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Modern goats carry genes borrowed from wild species.

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Ancient hanky panky gave modern goats their iron stomachs

Goats are one tough breed, surviving Atlantic Ocean crossings with Christopher Columbus and the Mayflower’s pilgrims—and tolerating everyday perils from drought to parasites. Now, research has uncovered the origins of their hardiness: Some ancient hanky panky with a wild goat cousin gave the domesticated species (Capra aegagrus hircus) a gene that protects against parasitic worm infections. That gene joined others to help make goats among the first animals to be domesticated.

The finding underscores the importance of interbreeding with wild populations in the early days of domestication, says Melinda Zeder, an emeritus anthropological archaeologist at the Smithsonian Institution’s National Museum of Natural History, who was not involved with the work. “It gives us a lesson about how domesticated crops and livestock were able to disperse as widely as they did.”

Many researchers consider goats to be the first animals domesticated—11,000 years ago in the ancient Fertile Crescent. Today, they supply more of the world’s milk than all the dairy cows combined. Researchers know humans first corralled the domestic goat’s wild ancestor, most likely a bezoar (C. aegagrus) in both Turkey and Iran, but exactly what transpired between then and now has been a mystery.

Jiang Yu, an animal geneticist at Northwest A&F University, and an international team sequenced the genomes of 88 domestic goats from around the world, six wild goat species, and four goat fossils. They compared their data with previously gathered genomic information about 131 other domesticated, wild, and ancient goats to determine which parts of the goat genome were important to domestication.

One gene, MUC6, seemed particularly important. Today, almost every domestic goat has a version of the MUC6 gene that came from a wild goat called the West Caucasian tur, Jiang and colleagues report today in Science Advances. Working backward, the team calculated that the tur version of this MUC6 gene entered the goat genome 7200 years ago, likely through interbreeding.

The MUC6 gene codes for a protein found in the lining of the gut. In other animals, it is part of the immune defense system. To see whether it could protect against parasites, the researchers checked the stools of goats carrying either the tur version of MUC6 or another version found in a few domestic goats for nematode worm eggs. There were far fewer eggs in the stool of the goats with the tur version, suggesting that version is protective, the researchers report.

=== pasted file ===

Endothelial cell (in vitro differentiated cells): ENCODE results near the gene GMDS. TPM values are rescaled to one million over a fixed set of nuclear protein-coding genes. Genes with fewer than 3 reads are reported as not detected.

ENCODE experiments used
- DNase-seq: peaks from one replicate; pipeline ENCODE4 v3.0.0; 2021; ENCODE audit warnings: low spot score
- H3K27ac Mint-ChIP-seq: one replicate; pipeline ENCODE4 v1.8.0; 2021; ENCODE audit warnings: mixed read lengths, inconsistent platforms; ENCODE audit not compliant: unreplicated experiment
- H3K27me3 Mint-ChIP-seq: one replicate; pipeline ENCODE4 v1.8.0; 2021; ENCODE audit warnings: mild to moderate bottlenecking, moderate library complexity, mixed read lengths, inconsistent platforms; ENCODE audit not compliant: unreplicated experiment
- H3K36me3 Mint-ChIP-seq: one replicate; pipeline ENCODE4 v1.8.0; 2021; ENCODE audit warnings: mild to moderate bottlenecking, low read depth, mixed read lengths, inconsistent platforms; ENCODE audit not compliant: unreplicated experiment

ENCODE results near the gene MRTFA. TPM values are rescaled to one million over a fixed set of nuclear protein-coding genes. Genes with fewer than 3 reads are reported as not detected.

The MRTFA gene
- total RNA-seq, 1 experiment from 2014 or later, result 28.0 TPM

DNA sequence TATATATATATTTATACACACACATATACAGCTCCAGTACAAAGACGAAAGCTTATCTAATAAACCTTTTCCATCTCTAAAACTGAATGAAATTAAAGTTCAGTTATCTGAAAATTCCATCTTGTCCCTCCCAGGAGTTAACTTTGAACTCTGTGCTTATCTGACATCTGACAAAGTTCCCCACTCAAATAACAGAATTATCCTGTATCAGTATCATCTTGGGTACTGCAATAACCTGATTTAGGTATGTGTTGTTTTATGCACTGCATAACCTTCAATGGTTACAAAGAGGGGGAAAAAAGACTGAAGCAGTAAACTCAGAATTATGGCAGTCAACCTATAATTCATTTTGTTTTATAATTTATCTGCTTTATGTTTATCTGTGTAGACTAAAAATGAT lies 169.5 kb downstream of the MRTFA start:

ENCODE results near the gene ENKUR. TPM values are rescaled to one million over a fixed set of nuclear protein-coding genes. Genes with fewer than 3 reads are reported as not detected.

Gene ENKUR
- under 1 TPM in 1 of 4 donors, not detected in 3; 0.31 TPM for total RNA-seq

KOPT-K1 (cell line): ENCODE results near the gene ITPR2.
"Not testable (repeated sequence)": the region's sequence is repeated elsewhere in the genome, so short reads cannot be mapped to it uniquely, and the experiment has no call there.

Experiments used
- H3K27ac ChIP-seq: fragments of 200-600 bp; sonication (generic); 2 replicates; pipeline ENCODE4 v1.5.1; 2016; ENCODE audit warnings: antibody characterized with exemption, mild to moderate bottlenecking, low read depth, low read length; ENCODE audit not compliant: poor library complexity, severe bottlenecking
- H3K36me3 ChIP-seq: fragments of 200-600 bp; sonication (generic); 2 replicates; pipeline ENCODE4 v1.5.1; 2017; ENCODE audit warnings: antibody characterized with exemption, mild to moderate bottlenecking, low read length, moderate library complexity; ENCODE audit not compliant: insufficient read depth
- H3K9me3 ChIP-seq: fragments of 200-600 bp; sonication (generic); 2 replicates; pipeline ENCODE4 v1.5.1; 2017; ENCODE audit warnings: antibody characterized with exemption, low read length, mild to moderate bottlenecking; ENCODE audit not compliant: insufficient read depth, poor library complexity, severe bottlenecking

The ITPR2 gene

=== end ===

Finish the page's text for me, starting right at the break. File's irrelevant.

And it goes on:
It makes sense that the tur version of this gene would better fight parasites, Jiang says. The tur lives near the coast of the Black Sea, where the warm, wet climate likely fostered more pathogens than goats’ original home in the drier regions of southwest Asia.

Some researchers think the most important traits for domestication have to do with physical appearance or economically valuable qualities such as milk production. But this study suggests breeding livestock that could survive in crowded conditions—where diseases are more likely—was more critical in the early years, Jiang says. Because of the advantage provided by the tur version of MUC6, it spread to 60% of the domesticated goats within 1000 years—a speed of spread that previously had been “unimaginable,” Jiang notes. “It proved the extreme desire of people to acquire healthy animals.”

In addition to MUC6, the team found other genes in domestic goats that came from other wild goats about the same time 7200 years ago. These genes—possibly linked to behavior—may have made the goats more docile, Jiang says. But the researchers need to test that idea.

The paper shows domestication was a dynamic process with genes from other species being gained and lost through the millennia, Zeder says. “It’s not a ‘one and done,’” she explains. “The ability to have the uptake of new genes better enabled them to adapt.”